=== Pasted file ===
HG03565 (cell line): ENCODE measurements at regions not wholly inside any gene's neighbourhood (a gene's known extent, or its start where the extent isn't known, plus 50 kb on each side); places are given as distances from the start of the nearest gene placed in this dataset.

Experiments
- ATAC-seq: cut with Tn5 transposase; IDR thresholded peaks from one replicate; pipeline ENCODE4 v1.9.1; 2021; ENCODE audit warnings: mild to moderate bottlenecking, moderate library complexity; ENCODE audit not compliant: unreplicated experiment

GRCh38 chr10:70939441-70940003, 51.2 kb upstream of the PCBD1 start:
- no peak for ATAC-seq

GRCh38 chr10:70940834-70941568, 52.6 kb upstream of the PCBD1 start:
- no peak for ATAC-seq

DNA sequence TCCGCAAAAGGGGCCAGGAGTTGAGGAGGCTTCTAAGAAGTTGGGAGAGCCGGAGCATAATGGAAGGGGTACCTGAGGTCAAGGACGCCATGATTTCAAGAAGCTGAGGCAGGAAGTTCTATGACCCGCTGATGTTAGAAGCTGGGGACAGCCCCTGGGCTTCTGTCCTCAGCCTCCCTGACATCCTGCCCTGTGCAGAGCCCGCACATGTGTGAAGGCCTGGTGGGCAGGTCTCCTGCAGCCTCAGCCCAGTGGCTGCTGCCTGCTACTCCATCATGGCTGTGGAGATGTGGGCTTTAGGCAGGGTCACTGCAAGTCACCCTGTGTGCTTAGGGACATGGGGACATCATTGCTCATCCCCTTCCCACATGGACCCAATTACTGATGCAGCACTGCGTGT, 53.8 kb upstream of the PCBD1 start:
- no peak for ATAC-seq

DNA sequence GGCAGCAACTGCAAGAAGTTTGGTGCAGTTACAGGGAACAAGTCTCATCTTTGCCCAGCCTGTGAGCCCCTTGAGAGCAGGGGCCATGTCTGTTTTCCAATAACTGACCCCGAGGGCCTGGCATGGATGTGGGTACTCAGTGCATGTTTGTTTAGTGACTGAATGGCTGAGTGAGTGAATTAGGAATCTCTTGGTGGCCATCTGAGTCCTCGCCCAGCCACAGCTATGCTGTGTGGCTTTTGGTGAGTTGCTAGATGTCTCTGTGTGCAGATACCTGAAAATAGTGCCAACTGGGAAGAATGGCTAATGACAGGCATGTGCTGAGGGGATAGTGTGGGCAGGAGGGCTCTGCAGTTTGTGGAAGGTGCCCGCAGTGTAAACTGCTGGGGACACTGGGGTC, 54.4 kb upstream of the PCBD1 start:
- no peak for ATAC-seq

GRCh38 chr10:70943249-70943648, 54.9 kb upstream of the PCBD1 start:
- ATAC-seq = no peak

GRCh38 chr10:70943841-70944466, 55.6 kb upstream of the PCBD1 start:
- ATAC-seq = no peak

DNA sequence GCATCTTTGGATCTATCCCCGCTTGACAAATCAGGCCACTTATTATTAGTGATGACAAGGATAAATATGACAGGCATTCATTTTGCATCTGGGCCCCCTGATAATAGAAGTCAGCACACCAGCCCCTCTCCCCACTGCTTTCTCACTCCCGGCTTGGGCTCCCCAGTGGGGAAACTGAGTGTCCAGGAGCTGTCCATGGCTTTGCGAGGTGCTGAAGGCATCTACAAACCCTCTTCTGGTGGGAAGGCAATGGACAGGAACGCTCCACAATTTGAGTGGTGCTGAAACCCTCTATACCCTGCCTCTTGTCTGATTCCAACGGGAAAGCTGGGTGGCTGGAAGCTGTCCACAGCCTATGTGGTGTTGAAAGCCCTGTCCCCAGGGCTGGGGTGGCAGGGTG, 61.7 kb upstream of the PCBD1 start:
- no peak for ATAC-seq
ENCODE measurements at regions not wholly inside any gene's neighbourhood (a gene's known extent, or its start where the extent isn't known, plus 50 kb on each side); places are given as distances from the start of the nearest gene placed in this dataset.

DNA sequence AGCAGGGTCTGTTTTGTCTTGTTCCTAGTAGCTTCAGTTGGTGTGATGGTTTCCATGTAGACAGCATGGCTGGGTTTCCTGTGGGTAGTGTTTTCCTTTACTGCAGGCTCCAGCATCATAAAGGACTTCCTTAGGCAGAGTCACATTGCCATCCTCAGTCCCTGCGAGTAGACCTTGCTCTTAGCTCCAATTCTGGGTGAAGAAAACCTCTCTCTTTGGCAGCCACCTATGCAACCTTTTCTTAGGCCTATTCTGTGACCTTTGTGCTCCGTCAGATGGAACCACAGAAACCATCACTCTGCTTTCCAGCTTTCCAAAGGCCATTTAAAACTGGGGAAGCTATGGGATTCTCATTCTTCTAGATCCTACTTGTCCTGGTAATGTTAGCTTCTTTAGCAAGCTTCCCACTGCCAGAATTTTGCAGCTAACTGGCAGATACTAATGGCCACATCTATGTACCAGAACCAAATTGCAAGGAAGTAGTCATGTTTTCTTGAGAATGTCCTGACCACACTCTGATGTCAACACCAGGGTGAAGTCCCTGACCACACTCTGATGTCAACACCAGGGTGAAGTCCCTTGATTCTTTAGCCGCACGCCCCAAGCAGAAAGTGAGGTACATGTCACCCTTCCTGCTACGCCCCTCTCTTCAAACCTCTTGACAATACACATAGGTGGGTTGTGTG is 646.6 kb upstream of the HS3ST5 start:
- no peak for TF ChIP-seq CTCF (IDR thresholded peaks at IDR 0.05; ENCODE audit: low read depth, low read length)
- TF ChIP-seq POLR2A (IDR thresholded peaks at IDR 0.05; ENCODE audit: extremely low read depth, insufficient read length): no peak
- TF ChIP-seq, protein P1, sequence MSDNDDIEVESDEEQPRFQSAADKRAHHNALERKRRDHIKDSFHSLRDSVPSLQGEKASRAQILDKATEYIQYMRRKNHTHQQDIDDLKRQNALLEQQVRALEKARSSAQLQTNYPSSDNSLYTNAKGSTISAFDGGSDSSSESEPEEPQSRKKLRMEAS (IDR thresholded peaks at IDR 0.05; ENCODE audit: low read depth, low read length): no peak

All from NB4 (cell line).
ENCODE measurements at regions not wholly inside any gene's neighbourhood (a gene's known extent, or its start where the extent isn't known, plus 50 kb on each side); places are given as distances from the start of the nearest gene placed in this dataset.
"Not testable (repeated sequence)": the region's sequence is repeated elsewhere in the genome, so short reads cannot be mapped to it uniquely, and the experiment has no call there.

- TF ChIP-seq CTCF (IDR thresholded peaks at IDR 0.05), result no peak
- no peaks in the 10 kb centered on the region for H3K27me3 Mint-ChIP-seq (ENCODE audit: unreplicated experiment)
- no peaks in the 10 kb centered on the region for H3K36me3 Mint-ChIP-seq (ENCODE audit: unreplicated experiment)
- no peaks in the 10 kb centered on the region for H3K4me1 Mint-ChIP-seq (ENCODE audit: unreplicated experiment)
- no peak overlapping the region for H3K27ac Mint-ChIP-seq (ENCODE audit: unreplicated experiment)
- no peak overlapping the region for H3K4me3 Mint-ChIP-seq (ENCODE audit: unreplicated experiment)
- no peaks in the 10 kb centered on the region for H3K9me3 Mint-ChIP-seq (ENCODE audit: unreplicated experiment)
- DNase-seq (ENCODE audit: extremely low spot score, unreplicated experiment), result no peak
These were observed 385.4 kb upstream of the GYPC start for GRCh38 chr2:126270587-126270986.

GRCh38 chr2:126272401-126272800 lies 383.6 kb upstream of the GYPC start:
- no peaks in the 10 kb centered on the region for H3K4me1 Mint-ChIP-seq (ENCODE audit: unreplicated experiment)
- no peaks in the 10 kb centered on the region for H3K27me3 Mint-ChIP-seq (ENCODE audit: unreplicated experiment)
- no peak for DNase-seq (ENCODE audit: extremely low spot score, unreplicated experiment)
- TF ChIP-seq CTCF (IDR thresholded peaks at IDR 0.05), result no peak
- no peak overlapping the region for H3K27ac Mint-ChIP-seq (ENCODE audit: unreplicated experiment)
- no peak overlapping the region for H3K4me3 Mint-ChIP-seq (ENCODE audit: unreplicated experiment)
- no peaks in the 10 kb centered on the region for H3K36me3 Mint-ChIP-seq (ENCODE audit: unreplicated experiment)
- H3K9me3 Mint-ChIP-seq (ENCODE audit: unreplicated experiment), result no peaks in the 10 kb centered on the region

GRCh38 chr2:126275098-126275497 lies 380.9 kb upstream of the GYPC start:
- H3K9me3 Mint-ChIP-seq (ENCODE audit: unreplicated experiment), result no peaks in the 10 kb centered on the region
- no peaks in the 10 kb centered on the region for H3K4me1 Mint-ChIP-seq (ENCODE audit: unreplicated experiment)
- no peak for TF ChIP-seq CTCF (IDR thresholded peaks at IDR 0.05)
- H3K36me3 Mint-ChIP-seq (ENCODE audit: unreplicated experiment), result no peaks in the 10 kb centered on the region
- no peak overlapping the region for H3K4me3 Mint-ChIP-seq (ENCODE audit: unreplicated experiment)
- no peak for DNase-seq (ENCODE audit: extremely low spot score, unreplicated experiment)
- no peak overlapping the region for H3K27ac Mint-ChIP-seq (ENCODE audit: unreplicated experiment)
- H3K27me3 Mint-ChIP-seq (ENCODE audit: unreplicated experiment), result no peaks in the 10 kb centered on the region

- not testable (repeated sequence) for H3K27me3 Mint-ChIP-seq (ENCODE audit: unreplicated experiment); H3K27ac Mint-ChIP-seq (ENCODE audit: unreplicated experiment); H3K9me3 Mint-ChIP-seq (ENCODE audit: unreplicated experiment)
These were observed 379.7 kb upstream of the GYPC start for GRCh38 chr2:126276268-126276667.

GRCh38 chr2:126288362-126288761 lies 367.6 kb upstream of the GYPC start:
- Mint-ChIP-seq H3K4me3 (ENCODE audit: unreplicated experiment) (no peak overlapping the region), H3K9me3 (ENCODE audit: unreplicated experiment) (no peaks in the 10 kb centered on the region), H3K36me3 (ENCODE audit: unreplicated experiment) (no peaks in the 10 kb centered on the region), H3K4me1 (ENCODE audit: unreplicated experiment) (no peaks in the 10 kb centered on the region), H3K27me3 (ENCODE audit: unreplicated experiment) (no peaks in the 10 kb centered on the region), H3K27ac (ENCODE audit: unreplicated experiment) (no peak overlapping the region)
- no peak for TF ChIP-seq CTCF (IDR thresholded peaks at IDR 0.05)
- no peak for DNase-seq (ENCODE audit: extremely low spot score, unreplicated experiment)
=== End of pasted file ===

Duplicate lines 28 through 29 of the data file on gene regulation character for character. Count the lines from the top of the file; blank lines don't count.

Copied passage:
- no peaks in the 10 kb centered on the region for H3K36me3 Mint-ChIP-seq (ENCODE audit: unreplicated experiment)
- no peaks in the 10 kb centered on the region for H3K4me1 Mint-ChIP-seq (ENCODE audit: unreplicated experiment)